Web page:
Lord, where I am blind, help me to see. Help me to understand things for what they really are.
Do you see the value of God's priorities as reflected here?
An angry Jesus can make us uncomfortable, not just because a benign God is more appealing. Sometimes his criticism of the religious can reflect back on us, too.
As Jesus begins to utter seven "woes" to the Pharisees, he repeatedly uses the metaphor of blindness, twice calling them "blind guides" (16,24). Despite his anger, these words are chosen carefully. Blind people can't, in the physical sense, guide others; they need guides themselves. So the Pharisee way is upside down in Jesus' eyes; they're telling others what to do when their own lives need to be realigned.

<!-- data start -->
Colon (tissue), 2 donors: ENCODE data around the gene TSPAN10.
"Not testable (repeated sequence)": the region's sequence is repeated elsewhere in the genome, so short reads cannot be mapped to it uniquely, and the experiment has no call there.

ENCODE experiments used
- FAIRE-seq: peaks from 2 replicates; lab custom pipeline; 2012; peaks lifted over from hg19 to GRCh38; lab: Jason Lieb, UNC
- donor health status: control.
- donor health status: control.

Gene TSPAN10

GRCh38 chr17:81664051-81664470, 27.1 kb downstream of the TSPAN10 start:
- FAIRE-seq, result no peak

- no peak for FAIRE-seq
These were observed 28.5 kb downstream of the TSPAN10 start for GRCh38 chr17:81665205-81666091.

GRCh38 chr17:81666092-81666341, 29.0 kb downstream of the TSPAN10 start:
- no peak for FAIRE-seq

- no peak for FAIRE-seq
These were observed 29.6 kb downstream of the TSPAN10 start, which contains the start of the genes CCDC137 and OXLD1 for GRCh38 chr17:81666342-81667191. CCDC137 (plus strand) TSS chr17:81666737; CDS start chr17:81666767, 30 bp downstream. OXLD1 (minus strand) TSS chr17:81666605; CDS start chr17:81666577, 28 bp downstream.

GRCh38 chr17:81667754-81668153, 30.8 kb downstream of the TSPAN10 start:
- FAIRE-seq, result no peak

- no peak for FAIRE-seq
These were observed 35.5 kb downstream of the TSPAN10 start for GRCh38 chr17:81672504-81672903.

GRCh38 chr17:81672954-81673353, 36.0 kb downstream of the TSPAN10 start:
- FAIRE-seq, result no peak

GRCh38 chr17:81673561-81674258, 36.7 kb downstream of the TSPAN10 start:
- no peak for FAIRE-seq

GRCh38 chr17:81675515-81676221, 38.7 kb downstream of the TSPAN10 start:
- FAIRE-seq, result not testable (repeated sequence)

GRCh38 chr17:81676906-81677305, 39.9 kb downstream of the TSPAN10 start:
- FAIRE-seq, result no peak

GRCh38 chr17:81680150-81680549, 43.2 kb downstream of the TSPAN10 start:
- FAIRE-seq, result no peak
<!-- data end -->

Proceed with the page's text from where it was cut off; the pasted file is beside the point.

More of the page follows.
This is a challenge for all who lead. When we help guide others, are we leading them closer to God or actually pulling them in the wrong direction? A good leader needs God-given vision. Indulging our pride or self-righteousness, like the Pharisees, can impair our ability to lead others clearly.
As Jesus explains in verse 23, vision impairment can cause us to read only half of the law--the religious part. Justice, mercy and faithfulness are equally important, and they are incompatible with a hypocritical lifestyle.
Consider the example you are leaving for friends, children, co-workers. Ask Jesus to examine and set things right.
God, renew my vision, so that I might rightly see what it means to follow and serve You.